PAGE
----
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Four life lessons from motorcycle riding

Some riding tidbits that just make sense

You might be surprised at how true this statement is. PHOTO BY SIMONN ANG

“Make life a ride,” so BMW says. Well, as it turns out, this mere marketing slogan is correct. Whether or not you try to make it so, life is innately akin to riding a motorcycle. We all know we start at point A, and the journey will inevitably end at point B. But what really matters is how we navigate situations in between.

There can be some curveballs along the way. Maybe some gravel, a wet patch, or an unexpected breakdown. But as we go along, we learn and adapt. Every kilometer you ride is a kilometer added to your experience.

Motorcyclists come up with all sorts of catchy phrases to encapsulate specific concepts that pertain to riding skillfully and safely. Here are four lessons that I have found to be useful not only to riding but also to life in general.

Waiting at a gas station before dawn is a very common thing for riders. PHOTO BY SIMONN ANG

Where am I? What am I doing?” The very first thing they teach you at Yamaha’s online riding course “Champ U” is the mindset with which you should approach riding. Right after you lock the double-D rings on your helmet, ask yourself the aforementioned questions. At 5am on a dry summer morning, the answer to those questions is probably: “In a gas station, about to take off for a ride.”

The purpose of this exercise is to help you focus and ground yourself in the present moment. What do I need to do to succeed in what I am doing right here and now? How do I need to think to minimize mistakes? Use these questions as a trigger, as a call sign to shift you into the exact state of mind you need to be in for any given task.

Motorcycles require your full and undivided attention. There just isn’t any room for anything else, which is why intentionally placing oneself in the present is so important. Whether it’s as simple as typing in a password or as daunting as pitching to the biggest client of your life, snapping into the moment and being fully present mentally is always going to bring better results.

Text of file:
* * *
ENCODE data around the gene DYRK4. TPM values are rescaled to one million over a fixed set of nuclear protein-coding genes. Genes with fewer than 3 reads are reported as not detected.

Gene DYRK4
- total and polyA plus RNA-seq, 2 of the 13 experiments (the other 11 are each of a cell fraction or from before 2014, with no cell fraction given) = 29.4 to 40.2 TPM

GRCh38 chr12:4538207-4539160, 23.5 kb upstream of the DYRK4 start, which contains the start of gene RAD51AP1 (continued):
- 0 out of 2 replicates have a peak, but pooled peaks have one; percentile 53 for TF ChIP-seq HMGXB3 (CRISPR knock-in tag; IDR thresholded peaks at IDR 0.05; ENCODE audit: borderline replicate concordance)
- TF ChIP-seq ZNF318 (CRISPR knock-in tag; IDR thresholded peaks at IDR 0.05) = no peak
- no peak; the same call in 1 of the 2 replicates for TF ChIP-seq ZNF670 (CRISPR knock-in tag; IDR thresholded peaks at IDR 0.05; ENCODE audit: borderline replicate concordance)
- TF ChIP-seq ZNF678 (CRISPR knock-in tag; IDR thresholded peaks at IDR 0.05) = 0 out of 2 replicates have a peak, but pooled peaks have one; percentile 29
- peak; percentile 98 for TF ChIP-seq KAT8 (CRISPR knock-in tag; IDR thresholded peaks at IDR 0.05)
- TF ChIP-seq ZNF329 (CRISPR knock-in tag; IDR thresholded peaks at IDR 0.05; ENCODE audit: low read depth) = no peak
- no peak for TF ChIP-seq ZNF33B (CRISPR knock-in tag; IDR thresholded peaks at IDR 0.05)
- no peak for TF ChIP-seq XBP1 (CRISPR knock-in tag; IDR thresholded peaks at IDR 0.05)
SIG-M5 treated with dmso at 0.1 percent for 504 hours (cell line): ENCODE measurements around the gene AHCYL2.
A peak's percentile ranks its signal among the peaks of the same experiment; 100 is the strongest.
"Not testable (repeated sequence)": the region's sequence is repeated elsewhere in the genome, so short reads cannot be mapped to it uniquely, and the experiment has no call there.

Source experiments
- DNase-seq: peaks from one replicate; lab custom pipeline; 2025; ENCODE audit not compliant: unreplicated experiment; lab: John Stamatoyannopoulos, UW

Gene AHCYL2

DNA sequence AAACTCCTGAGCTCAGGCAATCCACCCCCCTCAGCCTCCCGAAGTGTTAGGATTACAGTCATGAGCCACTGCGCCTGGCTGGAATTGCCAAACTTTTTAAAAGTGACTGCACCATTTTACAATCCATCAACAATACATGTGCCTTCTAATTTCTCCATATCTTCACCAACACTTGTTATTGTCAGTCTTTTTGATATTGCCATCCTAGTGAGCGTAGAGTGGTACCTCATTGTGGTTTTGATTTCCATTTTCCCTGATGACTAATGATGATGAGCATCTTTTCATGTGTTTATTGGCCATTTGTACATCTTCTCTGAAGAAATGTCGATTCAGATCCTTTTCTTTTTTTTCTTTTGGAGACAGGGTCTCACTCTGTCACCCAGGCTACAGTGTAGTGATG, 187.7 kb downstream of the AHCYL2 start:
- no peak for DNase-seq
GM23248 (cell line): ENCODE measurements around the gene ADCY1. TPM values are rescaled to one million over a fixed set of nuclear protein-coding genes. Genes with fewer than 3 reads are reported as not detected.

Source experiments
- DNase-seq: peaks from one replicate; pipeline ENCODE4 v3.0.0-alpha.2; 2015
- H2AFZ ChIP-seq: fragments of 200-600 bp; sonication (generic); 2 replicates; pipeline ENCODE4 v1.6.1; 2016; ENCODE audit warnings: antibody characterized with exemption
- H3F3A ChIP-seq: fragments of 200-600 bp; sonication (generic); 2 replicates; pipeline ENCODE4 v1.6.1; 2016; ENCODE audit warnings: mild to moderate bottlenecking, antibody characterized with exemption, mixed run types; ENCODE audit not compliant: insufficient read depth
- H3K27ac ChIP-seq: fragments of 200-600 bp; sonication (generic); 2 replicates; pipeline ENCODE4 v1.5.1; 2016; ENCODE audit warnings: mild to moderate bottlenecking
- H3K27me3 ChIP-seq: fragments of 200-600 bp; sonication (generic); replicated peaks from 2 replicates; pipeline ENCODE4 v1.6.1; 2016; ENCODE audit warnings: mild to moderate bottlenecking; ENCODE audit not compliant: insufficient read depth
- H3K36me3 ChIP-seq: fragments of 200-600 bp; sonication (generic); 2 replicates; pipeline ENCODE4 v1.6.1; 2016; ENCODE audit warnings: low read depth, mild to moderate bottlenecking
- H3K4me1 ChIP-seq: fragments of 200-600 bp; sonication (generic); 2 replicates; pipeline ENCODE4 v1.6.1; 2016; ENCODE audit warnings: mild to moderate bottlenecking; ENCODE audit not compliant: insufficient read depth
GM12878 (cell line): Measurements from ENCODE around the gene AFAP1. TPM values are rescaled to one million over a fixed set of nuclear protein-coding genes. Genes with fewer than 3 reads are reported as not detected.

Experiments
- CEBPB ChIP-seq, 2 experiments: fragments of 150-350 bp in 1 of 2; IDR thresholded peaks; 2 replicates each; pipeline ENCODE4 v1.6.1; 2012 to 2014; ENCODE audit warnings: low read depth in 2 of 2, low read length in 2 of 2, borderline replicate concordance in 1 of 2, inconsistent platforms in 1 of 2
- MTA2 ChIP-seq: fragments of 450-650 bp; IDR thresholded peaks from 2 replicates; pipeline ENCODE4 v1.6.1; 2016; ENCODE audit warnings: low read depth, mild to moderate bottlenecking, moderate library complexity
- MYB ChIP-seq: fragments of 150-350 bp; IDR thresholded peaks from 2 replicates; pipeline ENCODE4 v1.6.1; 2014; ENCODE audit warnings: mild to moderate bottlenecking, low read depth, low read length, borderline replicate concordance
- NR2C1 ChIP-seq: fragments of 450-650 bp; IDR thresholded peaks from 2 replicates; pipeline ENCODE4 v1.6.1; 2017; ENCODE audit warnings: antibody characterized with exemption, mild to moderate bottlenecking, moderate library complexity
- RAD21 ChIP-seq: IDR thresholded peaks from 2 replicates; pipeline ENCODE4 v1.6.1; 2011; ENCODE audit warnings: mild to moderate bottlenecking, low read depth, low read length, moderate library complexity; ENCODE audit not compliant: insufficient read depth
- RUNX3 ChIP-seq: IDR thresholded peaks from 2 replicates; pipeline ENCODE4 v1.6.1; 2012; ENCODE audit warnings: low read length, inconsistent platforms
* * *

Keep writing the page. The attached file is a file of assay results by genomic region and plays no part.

It’s also a useful tool in case you need to refocus. Maybe you lose the rear riding through a wet strip of pavement, or stutter during a big presentation and the nerves just start to take over. Bring yourself back into the present by asking yourself once again: “Where am I? What am I doing?” Click back into focus and move forward.

ATGATT, folks. Don't forget it. PHOTO BY SIMONN ANG

All The Gear, All The Time. Or ATGATT for short. Thankfully, my safety gear hasn’t yet needed to serve as anything other than apparel. But even then, I try—to the best of my abilities—to wear all my gear all the time. Just like an insurance policy, safety gear is something we put on but hope never comes in handy.

They say change is the only constant in this life. My track record could be that I have never endangered myself on a motorcycle before, but my safety is not a guaranteed constant. Things come and go; good times turn into bad. We don’t know when, and sometimes we don’t even know why.

Be it in motorcycling or in life, preparing for a rainy day is always a good idea.

Even with an instructor, it's a very difficult habit to learn. PHOTO BY SIMONN ANG